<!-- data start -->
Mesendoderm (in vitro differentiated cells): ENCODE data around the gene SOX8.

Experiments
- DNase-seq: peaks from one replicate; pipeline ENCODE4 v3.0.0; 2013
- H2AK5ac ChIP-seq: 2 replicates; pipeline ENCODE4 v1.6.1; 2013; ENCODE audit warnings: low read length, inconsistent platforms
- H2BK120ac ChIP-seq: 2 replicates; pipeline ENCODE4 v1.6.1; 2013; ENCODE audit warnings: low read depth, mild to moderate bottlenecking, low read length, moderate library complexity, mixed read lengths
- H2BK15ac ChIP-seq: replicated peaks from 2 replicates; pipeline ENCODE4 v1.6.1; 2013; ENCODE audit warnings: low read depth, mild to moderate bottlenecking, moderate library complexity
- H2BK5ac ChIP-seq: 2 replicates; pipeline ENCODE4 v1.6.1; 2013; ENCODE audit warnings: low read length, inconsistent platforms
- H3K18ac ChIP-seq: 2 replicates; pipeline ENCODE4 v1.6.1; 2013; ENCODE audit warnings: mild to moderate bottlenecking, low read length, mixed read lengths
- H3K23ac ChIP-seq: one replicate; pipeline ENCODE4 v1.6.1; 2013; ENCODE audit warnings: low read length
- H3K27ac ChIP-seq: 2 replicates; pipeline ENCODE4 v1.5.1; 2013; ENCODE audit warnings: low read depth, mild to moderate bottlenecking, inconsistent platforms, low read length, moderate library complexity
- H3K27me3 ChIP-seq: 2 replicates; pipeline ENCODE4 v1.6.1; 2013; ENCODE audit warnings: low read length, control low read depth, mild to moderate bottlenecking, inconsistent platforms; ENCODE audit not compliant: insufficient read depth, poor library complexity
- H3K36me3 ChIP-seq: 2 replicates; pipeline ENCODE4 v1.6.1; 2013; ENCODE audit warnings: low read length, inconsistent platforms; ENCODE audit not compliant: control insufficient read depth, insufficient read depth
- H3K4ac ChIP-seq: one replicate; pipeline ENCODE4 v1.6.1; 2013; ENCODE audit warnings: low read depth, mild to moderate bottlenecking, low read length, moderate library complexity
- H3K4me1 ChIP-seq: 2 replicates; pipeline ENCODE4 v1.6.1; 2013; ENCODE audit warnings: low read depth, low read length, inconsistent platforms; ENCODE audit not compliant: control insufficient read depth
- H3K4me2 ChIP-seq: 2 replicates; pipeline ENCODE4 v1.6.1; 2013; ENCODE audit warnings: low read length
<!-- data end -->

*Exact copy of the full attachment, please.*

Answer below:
Mesendoderm (in vitro differentiated cells): ENCODE data around the gene SOX8.

Experiments
- DNase-seq: peaks from one replicate; pipeline ENCODE4 v3.0.0; 2013
- H2AK5ac ChIP-seq: 2 replicates; pipeline ENCODE4 v1.6.1; 2013; ENCODE audit warnings: low read length, inconsistent platforms
- H2BK120ac ChIP-seq: 2 replicates; pipeline ENCODE4 v1.6.1; 2013; ENCODE audit warnings: low read depth, mild to moderate bottlenecking, low read length, moderate library complexity, mixed read lengths
- H2BK15ac ChIP-seq: replicated peaks from 2 replicates; pipeline ENCODE4 v1.6.1; 2013; ENCODE audit warnings: low read depth, mild to moderate bottlenecking, moderate library complexity
- H2BK5ac ChIP-seq: 2 replicates; pipeline ENCODE4 v1.6.1; 2013; ENCODE audit warnings: low read length, inconsistent platforms
- H3K18ac ChIP-seq: 2 replicates; pipeline ENCODE4 v1.6.1; 2013; ENCODE audit warnings: mild to moderate bottlenecking, low read length, mixed read lengths
- H3K23ac ChIP-seq: one replicate; pipeline ENCODE4 v1.6.1; 2013; ENCODE audit warnings: low read length
- H3K27ac ChIP-seq: 2 replicates; pipeline ENCODE4 v1.5.1; 2013; ENCODE audit warnings: low read depth, mild to moderate bottlenecking, inconsistent platforms, low read length, moderate library complexity
- H3K27me3 ChIP-seq: 2 replicates; pipeline ENCODE4 v1.6.1; 2013; ENCODE audit warnings: low read length, control low read depth, mild to moderate bottlenecking, inconsistent platforms; ENCODE audit not compliant: insufficient read depth, poor library complexity
- H3K36me3 ChIP-seq: 2 replicates; pipeline ENCODE4 v1.6.1; 2013; ENCODE audit warnings: low read length, inconsistent platforms; ENCODE audit not compliant: control insufficient read depth, insufficient read depth
- H3K4ac ChIP-seq: one replicate; pipeline ENCODE4 v1.6.1; 2013; ENCODE audit warnings: low read depth, mild to moderate bottlenecking, low read length, moderate library complexity
- H3K4me1 ChIP-seq: 2 replicates; pipeline ENCODE4 v1.6.1; 2013; ENCODE audit warnings: low read depth, low read length, inconsistent platforms; ENCODE audit not compliant: control insufficient read depth
- H3K4me2 ChIP-seq: 2 replicates; pipeline ENCODE4 v1.6.1; 2013; ENCODE audit warnings: low read length